What Is The Most Common Legal Remedy For A Breach Of Contract?
Contracts are a favorite tool of business people everywhere, as they lend assurance and definition to transactions. But what happens when someone doesn’t do what they said they would in a contract? In the legal world, this is called a “breach,” and there are a number of remedies for this situation.
Remedies in Law
When lawyers talk about “remedies in law,” they are talking about money damages. For breach of contract cases, there are several different types of monetary remedies:
Compensatory damages: This is the most common breach of contract remedy. When compensatory damages are awarded, a court orders the person that breached the contract to pay the other person enough money to get what they were promised in the contract elsewhere.
For example, suppose you hire and pay someone to clean your house for $100, but he is unable to do it. You search for a new cleaning service, and the cheapest one you find will clean your house for $150. If this cost is found to be reasonable, your first cleaner would have to pay you $150 in compensatory damages, allowing you to get your house professionally cleaned as the contract intended.
Restitution: When a court orders restitution, they tell the person that breached the contract to pay the other person back. In the example above, the court would order the first cleaner to pay you back $100, since that’s what you paid him to clean your house.
Punitive damages: This is a sum of money intended to punish the breaching party, and is usually reserved for cases in which something morally reprehensible happened, such as a manufacturer deliberately selling a retailer unsafe or substandard goods.
Nominal damages: A court awards nominal damages when there has been a breach of contract but no party to the contract suffered any harm.
Liquidated damages: These are damages that the parties agree to pay in the event a contract is breached.
Quantum Meruit: A court can award one party payment for what they deserve for any work that she performed before the other party breached the contract. For example, if the cleaner in the example above had cleaned half the house, and then you decided you didn’t want him to finish, he can demand $50 as quantum meruit. Translated from Latin, the term means “as much as he deserved.”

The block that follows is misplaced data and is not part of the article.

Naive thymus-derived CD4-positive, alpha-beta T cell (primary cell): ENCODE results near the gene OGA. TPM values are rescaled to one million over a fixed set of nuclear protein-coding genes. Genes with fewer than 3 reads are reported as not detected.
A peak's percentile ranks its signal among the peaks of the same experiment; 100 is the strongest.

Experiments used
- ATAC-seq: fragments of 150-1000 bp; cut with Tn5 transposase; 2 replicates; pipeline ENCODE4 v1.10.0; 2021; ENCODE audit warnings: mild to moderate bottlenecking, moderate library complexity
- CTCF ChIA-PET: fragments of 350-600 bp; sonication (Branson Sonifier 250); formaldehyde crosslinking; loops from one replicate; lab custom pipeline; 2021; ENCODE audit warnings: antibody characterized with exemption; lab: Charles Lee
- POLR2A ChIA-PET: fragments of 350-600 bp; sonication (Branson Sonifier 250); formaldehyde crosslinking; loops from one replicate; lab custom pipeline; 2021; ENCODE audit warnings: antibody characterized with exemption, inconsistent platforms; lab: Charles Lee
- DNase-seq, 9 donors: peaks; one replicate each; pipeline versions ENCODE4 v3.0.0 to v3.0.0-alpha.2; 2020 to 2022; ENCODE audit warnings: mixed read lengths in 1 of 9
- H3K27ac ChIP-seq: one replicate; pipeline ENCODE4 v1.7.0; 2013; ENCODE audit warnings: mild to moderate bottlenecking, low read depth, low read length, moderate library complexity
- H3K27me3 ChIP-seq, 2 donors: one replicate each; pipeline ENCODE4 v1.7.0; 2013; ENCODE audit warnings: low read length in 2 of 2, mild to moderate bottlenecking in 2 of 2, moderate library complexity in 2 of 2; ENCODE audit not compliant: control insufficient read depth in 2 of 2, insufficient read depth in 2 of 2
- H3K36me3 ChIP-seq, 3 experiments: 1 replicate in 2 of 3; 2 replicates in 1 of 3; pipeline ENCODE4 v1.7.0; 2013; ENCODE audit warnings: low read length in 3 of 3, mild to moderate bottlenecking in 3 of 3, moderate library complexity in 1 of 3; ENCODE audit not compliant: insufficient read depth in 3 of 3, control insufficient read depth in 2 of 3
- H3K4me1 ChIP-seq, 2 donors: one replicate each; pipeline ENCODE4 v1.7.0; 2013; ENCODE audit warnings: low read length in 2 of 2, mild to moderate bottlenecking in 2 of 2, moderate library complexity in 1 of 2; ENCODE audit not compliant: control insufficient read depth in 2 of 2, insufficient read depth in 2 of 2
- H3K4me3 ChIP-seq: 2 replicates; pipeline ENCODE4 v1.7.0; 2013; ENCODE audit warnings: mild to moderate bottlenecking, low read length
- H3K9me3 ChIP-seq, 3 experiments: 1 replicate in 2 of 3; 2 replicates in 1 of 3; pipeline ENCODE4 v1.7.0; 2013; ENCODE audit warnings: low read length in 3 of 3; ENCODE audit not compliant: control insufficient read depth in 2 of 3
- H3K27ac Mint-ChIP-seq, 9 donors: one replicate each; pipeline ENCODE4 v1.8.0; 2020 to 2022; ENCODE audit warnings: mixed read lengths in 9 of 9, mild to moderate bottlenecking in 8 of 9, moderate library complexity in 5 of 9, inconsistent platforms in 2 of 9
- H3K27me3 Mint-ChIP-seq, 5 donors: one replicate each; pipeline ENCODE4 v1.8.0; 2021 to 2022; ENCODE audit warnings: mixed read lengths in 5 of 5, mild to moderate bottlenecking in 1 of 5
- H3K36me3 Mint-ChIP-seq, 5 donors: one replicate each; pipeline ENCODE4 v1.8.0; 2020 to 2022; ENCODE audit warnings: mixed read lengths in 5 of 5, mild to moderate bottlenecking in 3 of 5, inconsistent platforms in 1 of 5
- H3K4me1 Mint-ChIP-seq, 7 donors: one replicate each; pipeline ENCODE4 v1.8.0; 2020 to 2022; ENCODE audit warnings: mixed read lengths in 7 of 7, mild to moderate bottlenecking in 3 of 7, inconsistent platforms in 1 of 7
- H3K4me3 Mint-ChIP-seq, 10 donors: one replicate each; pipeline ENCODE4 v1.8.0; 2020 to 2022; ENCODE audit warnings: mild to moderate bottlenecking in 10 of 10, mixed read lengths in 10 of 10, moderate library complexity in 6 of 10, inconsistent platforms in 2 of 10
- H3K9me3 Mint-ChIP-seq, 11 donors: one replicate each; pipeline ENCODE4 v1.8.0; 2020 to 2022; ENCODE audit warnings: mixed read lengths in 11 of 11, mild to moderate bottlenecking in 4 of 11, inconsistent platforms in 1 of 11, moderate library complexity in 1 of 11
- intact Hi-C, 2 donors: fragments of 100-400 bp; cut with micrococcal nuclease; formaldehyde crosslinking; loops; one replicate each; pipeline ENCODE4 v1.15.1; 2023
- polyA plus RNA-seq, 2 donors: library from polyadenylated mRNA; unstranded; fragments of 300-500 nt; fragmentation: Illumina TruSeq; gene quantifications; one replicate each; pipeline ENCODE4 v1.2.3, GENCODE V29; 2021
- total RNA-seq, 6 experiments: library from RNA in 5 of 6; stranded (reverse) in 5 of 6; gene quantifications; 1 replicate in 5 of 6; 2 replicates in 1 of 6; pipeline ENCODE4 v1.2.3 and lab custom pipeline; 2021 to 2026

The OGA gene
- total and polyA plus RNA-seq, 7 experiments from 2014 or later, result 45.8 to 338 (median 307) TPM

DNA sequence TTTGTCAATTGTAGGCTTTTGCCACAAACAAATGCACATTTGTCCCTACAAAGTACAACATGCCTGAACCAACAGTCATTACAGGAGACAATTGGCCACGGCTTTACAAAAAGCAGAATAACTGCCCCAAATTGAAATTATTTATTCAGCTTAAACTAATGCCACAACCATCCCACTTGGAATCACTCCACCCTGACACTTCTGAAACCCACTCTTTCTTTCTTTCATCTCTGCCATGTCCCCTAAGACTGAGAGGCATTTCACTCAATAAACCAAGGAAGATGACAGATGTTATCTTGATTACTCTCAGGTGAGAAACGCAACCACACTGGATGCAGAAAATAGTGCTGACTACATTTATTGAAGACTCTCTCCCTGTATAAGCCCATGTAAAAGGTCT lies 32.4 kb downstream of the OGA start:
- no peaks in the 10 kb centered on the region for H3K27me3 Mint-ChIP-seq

Remedies in Equity
A remedy in equity is when the court orders someone do something. This can also be called “injunctive relief.” In breach of contract cases, this can look like any of the following:
Cancellation: The court cancels the contract and decides that the parties are no longer bound by it.
Specific Performance: This is when the court forces the breaching party to perform the service or deliver the goods that they promised in the contract. This is typically reserved for cases when the goods or services are unique.
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Breach of contract
|Part of the common law series|
|Defenses against formation|
|Excuses for non-performance|
|Rights of third parties|
|Breach of contract|
|Related areas of law|
|Other common law areas|
Breach of contract is a legal cause of action and a type of civil wrong, in which a binding agreement or bargained-for exchange is not honored by one or more of the parties to the contract by non-performance or interference with the other party’s performance. Breach occurs when a party to a contract fails to fulfill its obligation(s), whether partially or wholly, as described in the contract, or communicates an intent to fail the obligation or otherwise appears not to be able to perform its obligation under the contract. Where there is breach of contract, the resulting damages have to be paid to the aggrieved party by the party breaching the contract.
If a contract is rescinded, parties are legally allowed to undo the work unless doing so would directly charge the other party at that exact time.
It is important to bear in mind that contract law is not the same from country to country. Each country has its own independent, free standing law of contract. Therefore, it makes sense to examine the laws of the country to which the contract is governed before deciding how the law of contract (of that country) applies to any particular contractual relationship.